There are no guaranteed paths to success and wealth, but there are certain habits and lifestyle choices that most wealthy and successful people employ in their daily routine. Adopting them could help you on your way.
Warren Buffet has said that he spends 80% of his work time reading and learning. His enormous wealth obviously creates space for that when many of us would need to be getting on with our more standard jobs. However, the lesson remains. Those with a greater understanding of the world around them are exponentially more prepared to deal with the difficult decisions that life will throw at the.
2. Personal care
Specifically, exercise and personal hygiene. The benefits of even limited exercise once a day are well established. It makes you sharper and more positive in your approach – Richard Branson claims his productivity has doubled since he started an early-morning bicycle ride. Personal hygiene is critical to how you are regarded by your colleagues, and somebody who cannot take care of themselves is unlikely to be able to take care of a business. Diet is also critical – eating the wrong food at the wrong time of day can upset your ability to focus.
3. Rise early
Early risers have the benefit of a quiet couple of hours to clear their minds or to really focus on something while there is still peace, or to exercise. This quiet time for reflection is a common theme in surveys of wealthy people, and is said to reduce stress.
Another common theme among the successful is that sleep is considered a priority. Albert Einstein is said to have required ten hours of sleep a night, which might be somewhat extreme – but surveys reveal that successful people make sure they get seven or eight hours of sleep a night. So, perhaps eschew that extra episode on Netflix and get to bed instead.
5. Don’t sweat the small stuff
Getting wound up about stuff you have absolutely no control over, such as bad traffic and slow WIFI or technical issues does nothing but reduce your ability to think straight. Successful people understand that they ought to control what they can, and laugh off what they cannot. Of course, you have options to avoid traffic and install reliable WIFI and, more generally, you can keep timewasters and negative people out of your life, but when the unavoidable happens, just take it in your stride.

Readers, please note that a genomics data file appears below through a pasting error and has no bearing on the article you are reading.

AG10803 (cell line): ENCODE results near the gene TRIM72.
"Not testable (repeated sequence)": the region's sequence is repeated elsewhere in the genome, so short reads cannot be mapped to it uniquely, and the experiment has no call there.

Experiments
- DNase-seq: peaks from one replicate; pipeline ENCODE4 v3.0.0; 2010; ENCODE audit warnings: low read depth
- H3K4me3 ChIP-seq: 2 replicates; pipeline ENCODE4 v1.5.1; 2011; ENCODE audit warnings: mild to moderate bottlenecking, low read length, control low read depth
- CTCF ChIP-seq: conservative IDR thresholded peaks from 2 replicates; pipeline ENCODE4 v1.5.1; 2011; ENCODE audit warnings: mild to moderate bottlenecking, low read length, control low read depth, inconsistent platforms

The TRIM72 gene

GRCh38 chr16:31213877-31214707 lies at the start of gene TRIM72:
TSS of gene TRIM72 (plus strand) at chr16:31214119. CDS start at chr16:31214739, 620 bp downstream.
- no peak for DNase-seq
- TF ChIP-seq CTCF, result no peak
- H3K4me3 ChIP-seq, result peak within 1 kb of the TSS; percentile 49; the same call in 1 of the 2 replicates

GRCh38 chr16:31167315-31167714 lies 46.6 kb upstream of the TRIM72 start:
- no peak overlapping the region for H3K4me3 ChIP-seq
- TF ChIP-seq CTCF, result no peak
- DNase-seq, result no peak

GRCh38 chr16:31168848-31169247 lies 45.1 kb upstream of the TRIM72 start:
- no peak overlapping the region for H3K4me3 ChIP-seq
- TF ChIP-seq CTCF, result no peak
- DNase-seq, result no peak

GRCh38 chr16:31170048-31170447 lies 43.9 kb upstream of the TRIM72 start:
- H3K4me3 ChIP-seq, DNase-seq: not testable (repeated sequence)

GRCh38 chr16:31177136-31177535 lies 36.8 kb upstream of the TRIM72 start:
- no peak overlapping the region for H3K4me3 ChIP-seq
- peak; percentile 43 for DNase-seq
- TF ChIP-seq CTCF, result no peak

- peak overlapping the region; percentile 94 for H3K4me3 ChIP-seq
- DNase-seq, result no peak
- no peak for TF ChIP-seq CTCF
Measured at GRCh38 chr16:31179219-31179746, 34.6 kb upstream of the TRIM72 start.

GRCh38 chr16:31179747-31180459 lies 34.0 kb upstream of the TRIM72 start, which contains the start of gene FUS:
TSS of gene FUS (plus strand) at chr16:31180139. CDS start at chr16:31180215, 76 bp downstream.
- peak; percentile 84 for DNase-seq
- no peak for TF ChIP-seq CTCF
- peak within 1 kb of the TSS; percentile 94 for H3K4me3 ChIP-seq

6. Live with moderation
This isn’t a call for miserable austerity, but a reflection that a key feature of the behaviour of many successful people is that they live reasonably moderate lives. It’s not that they don’t live very comfortably, however they do often eschew the wasteful expressions of enormous wealth. Many have a single, expensive passion – be it wine, whisky, cars, travel or art – but it is usually indulged quietly and in a context of more generalised restraint.
7. Treat your juniors with respect: make time for them
Getting younger and junior people “on your team” is often as simple as acknowledging their work and according them respect. The most junior people in your sphere of influence will one day move on to greater things, and your behaviour towards them when there was a gulf in power dynamics will never be forgotten. Use your power to uplift and encourage people, to ensure that they have the tools they require to do their work, and you’ll be repaid with interest over the years. It’s a simple, easy and valuable habit.
8. Trust your gut
Despite whatever confidence issues you might have, the chances are that you’re doing the job you’re doing because you’re good at it. Create enough quiet in your daily routine to hear your instincts. They’re often quieter than the many other people demanding your attention and that you take a certain course of action. However, more often than not, your gut is worth listening to.